Is it really necessary a Rest week after an XCO Race?

After an XCM race or some fondo races of more than 3 hours, I can understand the placement of a rest week on the plans generated by TR. But after an XCO which is just lest than 1.5 hours, it is really needed to be included on the plan? I know I should listen to my body and that I can make my own adjustments, but feels like the polarized plans should take in account week TR and races not that long to suggest or not a rest week after. That’s my experience after this situation, and I feel like i am in a 2 rest week, considering the tapering week not that intensive

Is this your A race? If so, then you are not resting from the race but rather than the season.

Many factors at play here… like how many days a week do you train, how intense was this block of training, how far did you travel for the race, etc.


Hey @Jorgito,

I think @Jolyzara has the right idea.

If the event was plugged into your training plan as an A race, we’ve based your recent training on this event meaning that you’ve likely had ~3 weeks of Specialty phase training in place before the event. This means that even if your race was only 90 minutes long, you’re still due for a rest week.

Rest weeks typically come every fourth week even if there isn’t an event in that timeframe. These are just as important as the other training weeks. Without rest weeks, your body won’t have the chance to build back stronger for your next training phase. :muscle:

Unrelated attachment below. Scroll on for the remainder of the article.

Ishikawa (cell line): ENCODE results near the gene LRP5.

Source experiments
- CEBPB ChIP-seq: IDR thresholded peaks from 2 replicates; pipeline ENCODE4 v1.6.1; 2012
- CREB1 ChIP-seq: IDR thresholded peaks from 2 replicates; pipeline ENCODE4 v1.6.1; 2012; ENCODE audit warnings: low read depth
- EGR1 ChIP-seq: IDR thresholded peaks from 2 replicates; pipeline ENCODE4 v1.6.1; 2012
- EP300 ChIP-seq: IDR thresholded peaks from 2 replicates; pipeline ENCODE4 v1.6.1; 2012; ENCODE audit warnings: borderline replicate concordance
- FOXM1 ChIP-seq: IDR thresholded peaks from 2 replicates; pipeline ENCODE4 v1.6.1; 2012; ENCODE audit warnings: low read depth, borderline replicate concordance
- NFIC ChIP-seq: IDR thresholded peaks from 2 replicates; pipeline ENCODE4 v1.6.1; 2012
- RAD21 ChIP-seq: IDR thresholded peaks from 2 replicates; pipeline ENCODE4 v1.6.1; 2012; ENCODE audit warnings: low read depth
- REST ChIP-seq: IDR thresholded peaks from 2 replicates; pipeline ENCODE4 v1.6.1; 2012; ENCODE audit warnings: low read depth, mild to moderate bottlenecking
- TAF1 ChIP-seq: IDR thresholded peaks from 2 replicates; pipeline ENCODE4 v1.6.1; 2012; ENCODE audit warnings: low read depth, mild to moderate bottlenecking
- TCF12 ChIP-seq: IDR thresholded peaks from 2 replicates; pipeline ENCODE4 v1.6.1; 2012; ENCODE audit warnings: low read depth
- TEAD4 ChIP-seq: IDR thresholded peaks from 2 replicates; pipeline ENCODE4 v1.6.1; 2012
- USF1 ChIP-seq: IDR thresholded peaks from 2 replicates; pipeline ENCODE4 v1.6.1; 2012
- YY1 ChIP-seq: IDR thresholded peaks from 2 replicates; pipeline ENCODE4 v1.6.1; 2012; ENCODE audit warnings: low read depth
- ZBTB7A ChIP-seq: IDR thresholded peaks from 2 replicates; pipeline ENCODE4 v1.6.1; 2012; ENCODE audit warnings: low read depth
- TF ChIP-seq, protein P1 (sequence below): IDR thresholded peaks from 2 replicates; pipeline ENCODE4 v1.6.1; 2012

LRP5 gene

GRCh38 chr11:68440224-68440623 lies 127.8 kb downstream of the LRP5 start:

On this case, 2 weeks of specialty phase (TSS 456 and 428), and then tapering week with the race (TSS 274). Rest week is TSS 160, so Since tapering is medium intensive probably no need for a complete rest week. This was the first Race A of the season (2 months) so really there is not so much accumulated fatigue yet.

Taper weeks typically still include workouts with intensity, but less volume. We still recommend a recovery week after three weeks of training. Especially with an event on the horizon.

Not all TSS is created equal, and rest weeks aren’t solely based on the accumulation of TSS.

Keep in mind that you should be thinking about weeks down the road when considering rest and recovery. So often we feel fresh and decide to keep things going instead of resting and then the fatigue builds and hits us all at once.

With this being the beginning of your season, it’s normal to feel fresh, but you’ll probably wish you had taken more rest down the road when things get more serious. It’s kind of like pacing a long race – a positive split usually isn’t a good plan. Things should feel easier at first because they will likely feel harder down the road. :running_man:

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